Excesses of Death
Careful disposal and caring commemoration of the dead have long been customary and considered to be constitutive of humanity itself. But when circumstances break down or shift, and remains are uncared for or discarded as waste, what happens to the remnants of these unritualized deaths?
This two-part workshop addresses the issue of uncontained death: of deaths that don't clearly or comfortably slip into the mortuary containers of social convention. The first part focuses on contemporary Japan where, alongside socio-economic shifts, kin-based mortuary practices are on the decline leaving the management of dead remains contested, abandoned, but also open to radical re-design. The second part of the workshop opens up the issue of re/de-containing death to situations where the border between the living and the dead is socially questioned: unmarked graves of disabled, the scripted deaths-and after-deaths-of medical aid in dying, checking graves for the 'theft" of sorghum roots in Togo, and the "endless funeral" a person with Alzheimers can invoke from their carers.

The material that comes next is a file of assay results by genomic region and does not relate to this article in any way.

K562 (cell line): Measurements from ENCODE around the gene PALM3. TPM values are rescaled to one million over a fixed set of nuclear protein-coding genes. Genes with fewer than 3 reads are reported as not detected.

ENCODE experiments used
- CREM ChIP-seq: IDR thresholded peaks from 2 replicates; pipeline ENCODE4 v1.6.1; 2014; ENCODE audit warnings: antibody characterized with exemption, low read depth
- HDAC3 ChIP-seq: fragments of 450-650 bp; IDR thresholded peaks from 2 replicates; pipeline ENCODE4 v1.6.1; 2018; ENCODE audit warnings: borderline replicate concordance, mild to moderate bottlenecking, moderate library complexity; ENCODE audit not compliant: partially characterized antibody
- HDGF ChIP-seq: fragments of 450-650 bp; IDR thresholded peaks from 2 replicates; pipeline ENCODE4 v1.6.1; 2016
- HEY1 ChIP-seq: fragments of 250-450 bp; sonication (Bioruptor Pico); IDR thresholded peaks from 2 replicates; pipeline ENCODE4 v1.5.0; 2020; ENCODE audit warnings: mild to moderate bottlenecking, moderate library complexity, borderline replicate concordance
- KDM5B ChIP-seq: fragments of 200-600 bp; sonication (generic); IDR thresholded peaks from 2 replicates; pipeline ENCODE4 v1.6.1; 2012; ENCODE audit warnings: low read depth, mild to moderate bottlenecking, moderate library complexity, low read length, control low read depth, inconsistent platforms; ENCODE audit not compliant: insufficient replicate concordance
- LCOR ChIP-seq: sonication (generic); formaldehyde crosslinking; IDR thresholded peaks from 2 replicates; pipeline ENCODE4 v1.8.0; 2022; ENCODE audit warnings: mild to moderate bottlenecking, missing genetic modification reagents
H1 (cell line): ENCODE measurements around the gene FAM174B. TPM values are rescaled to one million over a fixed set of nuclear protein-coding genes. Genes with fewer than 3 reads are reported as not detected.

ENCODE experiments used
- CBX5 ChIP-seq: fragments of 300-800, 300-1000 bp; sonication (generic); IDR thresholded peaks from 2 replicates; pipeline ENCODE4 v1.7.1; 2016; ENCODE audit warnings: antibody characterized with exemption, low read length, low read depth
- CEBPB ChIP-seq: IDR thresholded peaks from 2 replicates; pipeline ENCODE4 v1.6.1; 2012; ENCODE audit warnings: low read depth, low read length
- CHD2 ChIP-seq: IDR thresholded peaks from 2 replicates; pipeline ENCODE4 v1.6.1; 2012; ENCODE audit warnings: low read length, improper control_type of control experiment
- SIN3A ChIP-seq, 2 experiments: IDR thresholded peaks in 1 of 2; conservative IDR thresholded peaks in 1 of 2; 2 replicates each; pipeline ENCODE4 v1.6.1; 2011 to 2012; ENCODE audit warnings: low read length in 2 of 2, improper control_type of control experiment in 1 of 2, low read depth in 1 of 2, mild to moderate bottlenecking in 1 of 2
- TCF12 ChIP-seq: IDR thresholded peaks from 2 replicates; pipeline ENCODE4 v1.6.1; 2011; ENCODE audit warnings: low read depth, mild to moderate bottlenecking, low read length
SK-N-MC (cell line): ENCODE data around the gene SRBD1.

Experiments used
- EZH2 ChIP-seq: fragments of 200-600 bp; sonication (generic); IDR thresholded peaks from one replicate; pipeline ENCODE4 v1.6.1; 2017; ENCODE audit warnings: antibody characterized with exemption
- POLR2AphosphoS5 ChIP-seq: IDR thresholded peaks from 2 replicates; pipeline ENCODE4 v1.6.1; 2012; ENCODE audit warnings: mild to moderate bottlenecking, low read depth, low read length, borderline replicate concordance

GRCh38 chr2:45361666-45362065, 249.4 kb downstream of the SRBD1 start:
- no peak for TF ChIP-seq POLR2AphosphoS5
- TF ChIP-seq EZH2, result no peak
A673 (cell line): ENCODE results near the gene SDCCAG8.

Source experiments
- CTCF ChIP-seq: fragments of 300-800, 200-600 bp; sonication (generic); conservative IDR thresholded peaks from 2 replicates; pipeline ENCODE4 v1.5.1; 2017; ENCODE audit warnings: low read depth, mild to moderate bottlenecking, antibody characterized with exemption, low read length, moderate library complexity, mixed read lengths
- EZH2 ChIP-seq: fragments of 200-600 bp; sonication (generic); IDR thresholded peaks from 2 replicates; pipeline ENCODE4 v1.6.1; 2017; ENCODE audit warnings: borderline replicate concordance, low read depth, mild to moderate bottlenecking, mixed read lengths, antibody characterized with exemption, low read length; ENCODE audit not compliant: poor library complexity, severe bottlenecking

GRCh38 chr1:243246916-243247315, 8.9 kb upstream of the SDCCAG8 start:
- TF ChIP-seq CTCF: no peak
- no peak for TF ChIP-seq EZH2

In Ranji Khanna's keynote, based on an essay by Sigmund Freud, these two strands will be pivoted through the idea of mass death, and how witnessing mass death shifts the notion of singular and intimate death.
9:30 - 11:30 Panel 1 1:00 - 1:50: Keynote: Ranji Khanna
2:00 - 4:00 Panel 2 4:00 - 5:00 Reception
Hannah Gould, University of Melbourne Daisuke Uriu, Tokyo University
Paulina Kolata, Lund University
Anne Allison, Duke University
Ranji Khanna, Duke University
Mara Buchbinder, University of North Carolina James Chappel, Duke University
Adam Rosenblatt, Duke University
Charlie Piot, Duke University
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